Biliary tract injury during open and laparoscopic cholecystectomy and Management: An observational study at the tertiary care Teaching Hospital

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Udayanath Behera
Sridhar Panda
Smrutirekha Behera
Deepak Ranjan Nayak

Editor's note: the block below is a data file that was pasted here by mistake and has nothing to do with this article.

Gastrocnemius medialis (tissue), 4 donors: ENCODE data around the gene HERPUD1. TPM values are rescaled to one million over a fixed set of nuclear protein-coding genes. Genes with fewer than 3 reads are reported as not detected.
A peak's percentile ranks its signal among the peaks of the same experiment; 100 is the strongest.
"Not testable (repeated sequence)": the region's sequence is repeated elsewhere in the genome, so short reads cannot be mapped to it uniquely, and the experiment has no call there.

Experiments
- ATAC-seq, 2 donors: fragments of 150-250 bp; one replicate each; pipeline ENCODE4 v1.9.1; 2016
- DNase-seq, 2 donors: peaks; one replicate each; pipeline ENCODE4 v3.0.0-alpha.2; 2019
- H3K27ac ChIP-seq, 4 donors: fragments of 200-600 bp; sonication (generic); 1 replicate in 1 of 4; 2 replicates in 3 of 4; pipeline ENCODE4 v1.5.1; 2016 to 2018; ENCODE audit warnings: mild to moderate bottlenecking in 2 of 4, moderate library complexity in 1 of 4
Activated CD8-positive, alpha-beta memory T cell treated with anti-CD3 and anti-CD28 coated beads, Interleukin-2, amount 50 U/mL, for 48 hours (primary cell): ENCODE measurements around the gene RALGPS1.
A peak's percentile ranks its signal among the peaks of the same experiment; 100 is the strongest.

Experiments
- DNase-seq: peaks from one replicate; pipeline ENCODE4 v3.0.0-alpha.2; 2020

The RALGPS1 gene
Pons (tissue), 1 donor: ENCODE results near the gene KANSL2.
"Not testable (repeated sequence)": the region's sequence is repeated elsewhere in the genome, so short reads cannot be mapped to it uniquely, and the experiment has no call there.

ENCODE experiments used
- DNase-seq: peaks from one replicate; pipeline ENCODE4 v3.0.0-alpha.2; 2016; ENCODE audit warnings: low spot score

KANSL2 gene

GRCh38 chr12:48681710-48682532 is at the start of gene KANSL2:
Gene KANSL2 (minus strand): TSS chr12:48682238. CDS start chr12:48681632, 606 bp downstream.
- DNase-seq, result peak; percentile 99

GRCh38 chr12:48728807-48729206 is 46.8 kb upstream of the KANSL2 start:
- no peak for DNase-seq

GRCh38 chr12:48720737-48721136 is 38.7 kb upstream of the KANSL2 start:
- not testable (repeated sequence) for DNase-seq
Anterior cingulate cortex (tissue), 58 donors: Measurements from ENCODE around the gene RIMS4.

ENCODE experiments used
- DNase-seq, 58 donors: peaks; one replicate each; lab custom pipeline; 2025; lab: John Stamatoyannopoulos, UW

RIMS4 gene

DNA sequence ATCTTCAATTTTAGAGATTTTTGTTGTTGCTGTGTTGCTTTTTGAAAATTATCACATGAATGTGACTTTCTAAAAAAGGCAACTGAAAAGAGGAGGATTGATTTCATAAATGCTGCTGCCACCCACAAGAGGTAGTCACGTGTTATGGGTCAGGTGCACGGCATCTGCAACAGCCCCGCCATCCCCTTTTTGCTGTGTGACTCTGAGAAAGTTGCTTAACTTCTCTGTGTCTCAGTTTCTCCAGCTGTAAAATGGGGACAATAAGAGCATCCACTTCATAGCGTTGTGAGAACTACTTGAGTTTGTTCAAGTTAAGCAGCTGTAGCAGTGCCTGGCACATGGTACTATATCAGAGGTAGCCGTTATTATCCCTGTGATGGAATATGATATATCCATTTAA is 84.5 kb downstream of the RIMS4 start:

Background: Bile duct injuries after laparoscopic cholecystectomy (LC), being one of the most common performed surgical procedures, remain a substantial problem in gastrointestinal surgery. The most important aspect regarding this issue is the prevention of Bile duct injury during index cholecystectomy. Once it occurs, early and accurate diagnosis of Bile duct injury is very important for surgeons and gastroenterologists, because unidentified Bile duct injury may result in severe complications such as hepatic failure and death. Laboratory tests, radiological imaging, and endoscopy play an important role in the diagnosis of biliary injuries. Method: This is a prospective, single-center, observational study including patients treated for a Bile duct injury during a cholecystectomy at the tertiary care Teaching Hospital over a period of 1 year. All patients were older than 18 years and were informed of such a study and gave informed consent. All types of iatrogenic injuries were included: minor or more complex, whatever their management (endoscopic, radiological, surgical, or combined). Other biliary injury etiologies, mainly traumatic causes, were excluded. Minor wounds were defined as those affecting the cystic stump, the cystic duct, and the junction between the cystic duct and the MBD, and major wounds were defined as those affecting the MBD, the common hepatic duct, and the right hepatic branch. Results and discussion: Out of 90 patients with bile duct injuries, 58 (64.4%) incurred the injuries during open and 32 (35.6%) during laparoscopic cholecystectomy. No differences between the groups were observed concerning the time of bile duct injury diagnosis, type of injury, incidence of concomitant vascular and bile duct injuries, type of reconstruction procedure or complication rates after the primary intervention. The latency of bile duct injury management was found to differ between the study groups. In the open cholecystectomy group, bile duct injuries were managed significantly later than in the laparoscopic one. Conclusion: Bile duct injury after Laparoscopic cholecystectomy requires a multidisciplinary approach with specialized physicians at tertiary hospitals. Imaging techniques and proper classification is required in order to prevent or treat sepsis, biliary leaks, and collections.

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